Sunday, March 13, 2016

Part Deux: The feedback cometh. Phil Sheperd.

In answer to: The Evolution of the Visual Mapper (Part Deux)?

Phil Sheperd the founding director of Gooisoft Ltd and developer of the most intriguing Thortspace: a 3D visual thinking tool gives his knowledgeable feedback to the questions posed by Visual Mapper.

One of the refreshing things about your approach, Wallace, is that you are clearly open to true innovation and not restricted by any form of preconceived ideas.

Mind-mapping works brilliantly in all its forms and in all its iterations for the purposes it is built for and I am sure that this is why, over the last thirty years or so, mind-mapping in general has gathered such an enthusiastic following amongst senior managers (just look at the superb Biggerplate annual survey to see who actually uses mind-mapping in the work environment).

But Mind mapping is only part of the story... In the original report from 2010,  Nick Duffill of Harport Consulting says "Visual mapping includes but is not limited to mind, concept, flow and argument mapping. Of course there are more tools included; but for the sake of argument these tools adequately cover the graphical capabilities of Visual mapping. Visual mapping may be a useful term to bridge the gap and emphasize the common goal of both mind maps and other data visualization formats."

One or two of your readers may know, my colleagues and I have been quietly building a collaborative 3D thought processing tool specifically for problem solving, where
the 'juice' is in the process rather than a finished map and the main influences have not been mind-mapping or knowledge mapping but philosophers, modern psychologists and gaming-quality graphics-card capabilities so, although avid observers of all things graphical-thinking related, we could be perceived as working outside the mapping genre so I'm not sure we qualify to answer your questions(but I'll have ago anyway!)

Do you believe the Visual/Knowledge mapping arena has experienced a measurable advancement since the publication of the original article?

If yes: what do you believe have been the most relevant advancements?
1. Five and a half years is a very long time in the technology world so I would have expected quite dramatic advances. As Moore's Law has continued to prevail, there have been massive changes in hardware and computing power and big reductions in cost of access during this time. I don't yet see the world of Visual/Knowledge mapping having advanced at the same pace over this same period. That's not to say there haven't been any advances at all; there have been many superb incremental software improvements. Then there's been the growth of Biggerplate which, although specifically Mind Mapping oriented, represents an opportunity for promoting the genre to a wider audience.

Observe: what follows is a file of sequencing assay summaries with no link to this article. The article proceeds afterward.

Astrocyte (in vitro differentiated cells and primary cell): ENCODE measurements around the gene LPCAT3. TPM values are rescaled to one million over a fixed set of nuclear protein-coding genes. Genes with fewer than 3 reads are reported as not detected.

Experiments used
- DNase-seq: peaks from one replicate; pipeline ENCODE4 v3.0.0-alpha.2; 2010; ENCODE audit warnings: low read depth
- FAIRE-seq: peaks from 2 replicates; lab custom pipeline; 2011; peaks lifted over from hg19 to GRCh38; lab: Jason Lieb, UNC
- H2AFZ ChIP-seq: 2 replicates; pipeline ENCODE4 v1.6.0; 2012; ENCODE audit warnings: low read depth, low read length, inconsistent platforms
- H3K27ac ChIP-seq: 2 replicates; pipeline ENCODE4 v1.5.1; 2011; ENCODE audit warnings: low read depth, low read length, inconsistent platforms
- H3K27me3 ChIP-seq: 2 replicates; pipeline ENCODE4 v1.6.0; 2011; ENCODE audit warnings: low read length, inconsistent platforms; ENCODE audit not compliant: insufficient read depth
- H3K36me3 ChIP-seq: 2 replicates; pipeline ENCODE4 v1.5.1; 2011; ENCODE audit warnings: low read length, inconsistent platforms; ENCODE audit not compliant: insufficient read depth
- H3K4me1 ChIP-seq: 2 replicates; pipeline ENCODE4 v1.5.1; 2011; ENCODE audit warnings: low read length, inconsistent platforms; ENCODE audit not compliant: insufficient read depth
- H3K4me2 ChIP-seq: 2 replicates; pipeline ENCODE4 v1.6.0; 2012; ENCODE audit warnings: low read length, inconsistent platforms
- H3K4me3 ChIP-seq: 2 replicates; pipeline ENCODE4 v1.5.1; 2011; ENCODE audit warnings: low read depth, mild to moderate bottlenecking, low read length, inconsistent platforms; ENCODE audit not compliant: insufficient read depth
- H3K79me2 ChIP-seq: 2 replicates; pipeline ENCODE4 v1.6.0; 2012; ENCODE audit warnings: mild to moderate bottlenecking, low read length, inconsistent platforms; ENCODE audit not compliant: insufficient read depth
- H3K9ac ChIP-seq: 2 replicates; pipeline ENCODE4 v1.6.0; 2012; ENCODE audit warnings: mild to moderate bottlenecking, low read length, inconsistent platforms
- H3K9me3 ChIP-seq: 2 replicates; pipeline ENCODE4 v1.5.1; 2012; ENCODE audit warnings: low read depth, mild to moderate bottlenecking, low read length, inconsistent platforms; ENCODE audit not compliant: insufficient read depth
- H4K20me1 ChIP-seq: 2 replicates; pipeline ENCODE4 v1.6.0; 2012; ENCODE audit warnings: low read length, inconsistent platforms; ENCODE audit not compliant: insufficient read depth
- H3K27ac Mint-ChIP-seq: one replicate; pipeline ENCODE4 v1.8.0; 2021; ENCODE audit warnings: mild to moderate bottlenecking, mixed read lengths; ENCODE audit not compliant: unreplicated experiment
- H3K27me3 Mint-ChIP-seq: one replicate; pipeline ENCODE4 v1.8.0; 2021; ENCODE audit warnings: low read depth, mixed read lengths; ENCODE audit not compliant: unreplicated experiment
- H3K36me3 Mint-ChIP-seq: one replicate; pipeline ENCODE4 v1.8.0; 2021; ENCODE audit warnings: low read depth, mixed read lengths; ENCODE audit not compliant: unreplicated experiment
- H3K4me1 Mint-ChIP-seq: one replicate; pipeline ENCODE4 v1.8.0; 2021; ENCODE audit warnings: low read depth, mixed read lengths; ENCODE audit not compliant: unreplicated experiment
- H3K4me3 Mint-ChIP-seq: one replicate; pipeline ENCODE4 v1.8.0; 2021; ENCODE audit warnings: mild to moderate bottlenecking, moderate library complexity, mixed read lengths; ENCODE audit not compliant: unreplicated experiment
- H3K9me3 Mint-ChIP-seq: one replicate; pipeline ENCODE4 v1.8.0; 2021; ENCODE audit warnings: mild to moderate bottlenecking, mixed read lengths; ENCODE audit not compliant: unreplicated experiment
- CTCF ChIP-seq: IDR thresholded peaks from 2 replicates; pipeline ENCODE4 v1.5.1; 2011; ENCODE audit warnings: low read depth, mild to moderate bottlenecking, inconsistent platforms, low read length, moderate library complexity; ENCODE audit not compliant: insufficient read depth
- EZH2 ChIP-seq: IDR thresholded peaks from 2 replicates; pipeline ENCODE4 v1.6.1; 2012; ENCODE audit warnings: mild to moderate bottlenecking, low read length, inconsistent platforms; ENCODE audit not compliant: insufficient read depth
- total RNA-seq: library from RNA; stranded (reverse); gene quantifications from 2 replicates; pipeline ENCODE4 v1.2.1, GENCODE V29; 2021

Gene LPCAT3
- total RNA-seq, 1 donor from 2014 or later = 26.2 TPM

During this particular five year period, however, Leaps and Bounds could have been expected - but I haven't seen them.

If not: what have been the most notable failures of advancement?
2. Perhaps there's been a general lack of breakthrough thinking about what might be possible using rapidly changing technological advances - but that applies to both users and developers.
There's a chicken and egg problem here. Developers have to take very expensive risks when investing in something highly innovative, because potential mainstream customers are very quick indeed to reach for their "too hard to learn" and "learning-curve time-investment" OFF switches almost before they get started and/or make a purchase decision.

What are the consequences for the arena based on advancements and/or failures?
3. The consequences of not investing in paradigm shifting innovation will simply be that those who do (on both sides, developers and users) will move rapidly forward while those who don't, will probably just stay where they are.
Grabbing the attention of a wider customer base is not easy but there is a growing group of potential customers in the young, millennials, who have much more open mindsets and are hungry for something different. Failing to inspire millennials with the beneficial possibilities inherent in visual knowledge mapping would be a wasted opportunity to say the least. There is a dilemma here of course; this is not the demographic that currently uses mind mapping in large numbers (see the Biggerplate survey)

Are we there yet as a mainstream addition or alternative to established productivity tool-sets?
4. The moment when one of the really big software corporations puts a visual/knowledge mapping tool into their mainstream product portfolio will be the time when maturity will occur.
This will be wonderful for all of us because we'll have a world in which untold numbers will realise that they can more easily solve problems, brainstorm, cope better with increasingly complex lives and collaborate across divides. It will also massively increase marketing possibilities for already existing development companies.

How do you envision the future of the Visual/Knowledge mapping arena?

5. As a medium for thinking and developing ideas, planning, collaborating and easily accessing and manipulating complex data, Visual/knowledge mapping can look forward to a very rosy future indeed but only if technological change is fully grasped.  The next five years are going to bring even greater innovative change to the technology world; indeed the only constant will be change itself.
We could see a breakthrough if developers can truly embrace and build for the needs of the millennial demographic in the context of up-coming 3D VR technologies

Above all, it will depend on the industry's ability to capture imaginations and powerfully demonstrate major advantages and benefits. How? Well, other industries have done it by collaborating and co-ordinating and investing in whole industry promotions....

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